" complete and trustworthy guide-book."

The best Life of Shakespeare ever written was that by
George Steevens, the great Shakespearean commentator.
It consists of the following sentence: "All that is
known with any degree of certainty concerning Shake-
speare is, that he was born at Stratford-on-Avon,
married and had children there — went to London, where
he commenced actor, and wrote poems and plays —
returned to Stratford, made his will, died, and was

This is genuine biography — but of what sort is Mr.
Lee's ? He promised, remember, to " reduce con-
jecture to the smallest dimensions." I give an idea of
the " dimensions " of his ' conjecture " : —


(i) " There is every probability that his ancestors."

(2) " Probably his birthplace."

(3) " Some doubt is justifiable as to the ordinarily accepted
scene of his birth."

(4) " His summons to act at Court was possibly due."

(5) " One of them doubtless the alleged birthplace."

(6) " There is no inherent improbability in the tale."

(7) " William probably entered tlie school."

(8) "There seems good ground for regarding."

(9) "Probably in 1577 he was enlisted by his father."

(10) " // is possible that John's ill-luck."

(11) "Shakespeare's friends 7«a)' have called the attention of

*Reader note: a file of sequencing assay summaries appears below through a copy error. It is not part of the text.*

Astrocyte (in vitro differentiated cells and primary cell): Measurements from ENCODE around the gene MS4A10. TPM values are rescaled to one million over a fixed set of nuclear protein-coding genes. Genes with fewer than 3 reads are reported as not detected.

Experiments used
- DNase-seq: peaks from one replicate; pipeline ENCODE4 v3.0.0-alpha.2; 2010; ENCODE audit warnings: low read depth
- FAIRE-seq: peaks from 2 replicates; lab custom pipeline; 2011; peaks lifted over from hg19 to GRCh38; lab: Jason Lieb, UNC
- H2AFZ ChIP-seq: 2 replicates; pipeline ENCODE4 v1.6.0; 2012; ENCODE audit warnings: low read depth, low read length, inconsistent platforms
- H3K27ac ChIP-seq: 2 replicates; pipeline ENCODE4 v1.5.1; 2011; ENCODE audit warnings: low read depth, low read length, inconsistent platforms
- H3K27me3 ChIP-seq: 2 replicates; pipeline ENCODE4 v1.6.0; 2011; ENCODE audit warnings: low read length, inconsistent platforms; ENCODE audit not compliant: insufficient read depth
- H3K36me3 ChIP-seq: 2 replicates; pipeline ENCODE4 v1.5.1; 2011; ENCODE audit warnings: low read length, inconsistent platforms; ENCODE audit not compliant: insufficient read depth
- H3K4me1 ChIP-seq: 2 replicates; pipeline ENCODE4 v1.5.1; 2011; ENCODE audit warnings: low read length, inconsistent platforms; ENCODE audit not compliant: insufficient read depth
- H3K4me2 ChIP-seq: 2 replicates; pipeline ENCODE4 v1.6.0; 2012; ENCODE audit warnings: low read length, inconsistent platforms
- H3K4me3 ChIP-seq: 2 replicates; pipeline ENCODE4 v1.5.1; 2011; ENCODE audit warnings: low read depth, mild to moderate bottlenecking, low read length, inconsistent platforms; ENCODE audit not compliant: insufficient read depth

the strolling players to the homeless lad."

(12) "The wedding /)/-o6a6/>' took place."

(13) "The circumstances made it highly improbable."

(14) " Renders it improbable."

(15) " If, as is possible, it be by Shakespeare."

(16) " It seems /)05's/6/^."

(17) " Probably his ignorance of affairs."

(18) " From such incidents doubtless sprang."

(19) " He was doubtless another."

(20) " His intellectual capacity and the amiability . . . were
probably soon recognised."

(21) " It is hardly possible to doubt."

(22) " But there seems no doubt,"

(23) " All the evidence points to the conclusion."

(24) " But in all probability he drew."

(25) "Justice Shallow is beyond doubt a reminiscence" [of
Sir Thomas Lucy. According to Mrs. Slopes, he certainly is not].

(26) "The Rose was doubtless the earliest scene."

(27) " It was doubtless performing."

(28) "He doubtless owed all [liis realistic portrayal of Italian
life and sentiment] to the verbal reports of travelled friends, or
to books."

(29) " Shakespeare may be credited with. . . "

(30) "The whole of Shakespeare's dramatic work was probably

(31) " It was, doubtless, to Shakespeare's personal relations. . . ."

(32) " Shakespeare doubtless gained. . ."

(33) " It is just possible."

(34) " The tirade was probably inspired."


(35) "The many references to travel in the Sonnets were^
(ioubilt'ss, reminiscences."

(36) "Tliat Shakespeare visited any part of the Continent is
even less probable." [That Bacon did is certain].

(37) "That Shakespeare joined any of these e.xpeditions i^
hi.i^hly improbable."

(38) " Renders it almost impossible that he could have gathered
his knowledge of Northern Italy from personal observation."